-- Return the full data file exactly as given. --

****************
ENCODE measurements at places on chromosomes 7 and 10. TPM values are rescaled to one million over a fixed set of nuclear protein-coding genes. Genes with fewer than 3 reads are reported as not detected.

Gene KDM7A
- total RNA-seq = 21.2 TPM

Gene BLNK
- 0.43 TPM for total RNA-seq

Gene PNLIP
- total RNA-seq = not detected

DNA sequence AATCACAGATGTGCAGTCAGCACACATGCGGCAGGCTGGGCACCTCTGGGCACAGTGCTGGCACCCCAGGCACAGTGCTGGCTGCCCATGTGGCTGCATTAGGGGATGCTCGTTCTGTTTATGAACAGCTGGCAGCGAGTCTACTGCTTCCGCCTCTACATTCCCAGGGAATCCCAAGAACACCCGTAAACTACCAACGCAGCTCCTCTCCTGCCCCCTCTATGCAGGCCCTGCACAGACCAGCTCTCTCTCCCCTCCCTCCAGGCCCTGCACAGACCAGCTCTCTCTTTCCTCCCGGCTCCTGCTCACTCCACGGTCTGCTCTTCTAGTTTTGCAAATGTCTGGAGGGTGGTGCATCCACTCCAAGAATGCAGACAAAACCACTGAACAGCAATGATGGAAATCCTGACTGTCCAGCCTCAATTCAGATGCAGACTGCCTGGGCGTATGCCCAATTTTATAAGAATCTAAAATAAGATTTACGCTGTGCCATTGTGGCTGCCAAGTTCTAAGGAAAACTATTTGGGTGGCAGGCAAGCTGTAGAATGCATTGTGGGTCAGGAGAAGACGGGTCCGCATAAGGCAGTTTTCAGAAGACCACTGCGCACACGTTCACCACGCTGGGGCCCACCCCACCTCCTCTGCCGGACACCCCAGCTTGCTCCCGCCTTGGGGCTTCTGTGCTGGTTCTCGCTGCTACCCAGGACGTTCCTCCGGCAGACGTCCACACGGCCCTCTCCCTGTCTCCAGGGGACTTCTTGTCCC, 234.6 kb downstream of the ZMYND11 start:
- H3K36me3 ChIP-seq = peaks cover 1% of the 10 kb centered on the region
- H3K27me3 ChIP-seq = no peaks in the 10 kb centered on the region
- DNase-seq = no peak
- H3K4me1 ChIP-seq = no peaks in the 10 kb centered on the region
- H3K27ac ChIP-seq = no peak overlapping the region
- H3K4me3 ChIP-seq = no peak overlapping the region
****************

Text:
ENCODE measurements at places on chromosomes 7 and 10. TPM values are rescaled to one million over a fixed set of nuclear protein-coding genes. Genes with fewer than 3 reads are reported as not detected.

Gene KDM7A
- total RNA-seq = 21.2 TPM

Gene BLNK
- 0.43 TPM for total RNA-seq

Gene PNLIP
- total RNA-seq = not detected

DNA sequence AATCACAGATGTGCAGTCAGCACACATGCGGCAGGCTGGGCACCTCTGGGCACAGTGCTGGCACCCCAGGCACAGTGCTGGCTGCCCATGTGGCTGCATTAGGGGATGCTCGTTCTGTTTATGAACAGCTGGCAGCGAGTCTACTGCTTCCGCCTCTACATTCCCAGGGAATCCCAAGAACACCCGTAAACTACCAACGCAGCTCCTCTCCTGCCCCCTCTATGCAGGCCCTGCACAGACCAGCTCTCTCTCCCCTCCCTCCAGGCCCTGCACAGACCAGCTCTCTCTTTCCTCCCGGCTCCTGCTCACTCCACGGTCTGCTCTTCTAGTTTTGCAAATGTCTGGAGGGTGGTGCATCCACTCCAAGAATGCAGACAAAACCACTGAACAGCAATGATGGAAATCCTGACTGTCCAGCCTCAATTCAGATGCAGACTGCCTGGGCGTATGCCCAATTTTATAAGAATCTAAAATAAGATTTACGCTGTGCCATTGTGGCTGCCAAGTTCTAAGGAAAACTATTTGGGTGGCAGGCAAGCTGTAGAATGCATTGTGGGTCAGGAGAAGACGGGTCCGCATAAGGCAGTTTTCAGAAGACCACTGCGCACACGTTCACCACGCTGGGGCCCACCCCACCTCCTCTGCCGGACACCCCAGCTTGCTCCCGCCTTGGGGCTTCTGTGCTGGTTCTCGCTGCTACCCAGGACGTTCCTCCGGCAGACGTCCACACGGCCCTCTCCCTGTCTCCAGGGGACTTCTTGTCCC, 234.6 kb downstream of the ZMYND11 start:
- H3K36me3 ChIP-seq = peaks cover 1% of the 10 kb centered on the region
- H3K27me3 ChIP-seq = no peaks in the 10 kb centered on the region
- DNase-seq = no peak
- H3K4me1 ChIP-seq = no peaks in the 10 kb centered on the region
- H3K27ac ChIP-seq = no peak overlapping the region
- H3K4me3 ChIP-seq = no peak overlapping the region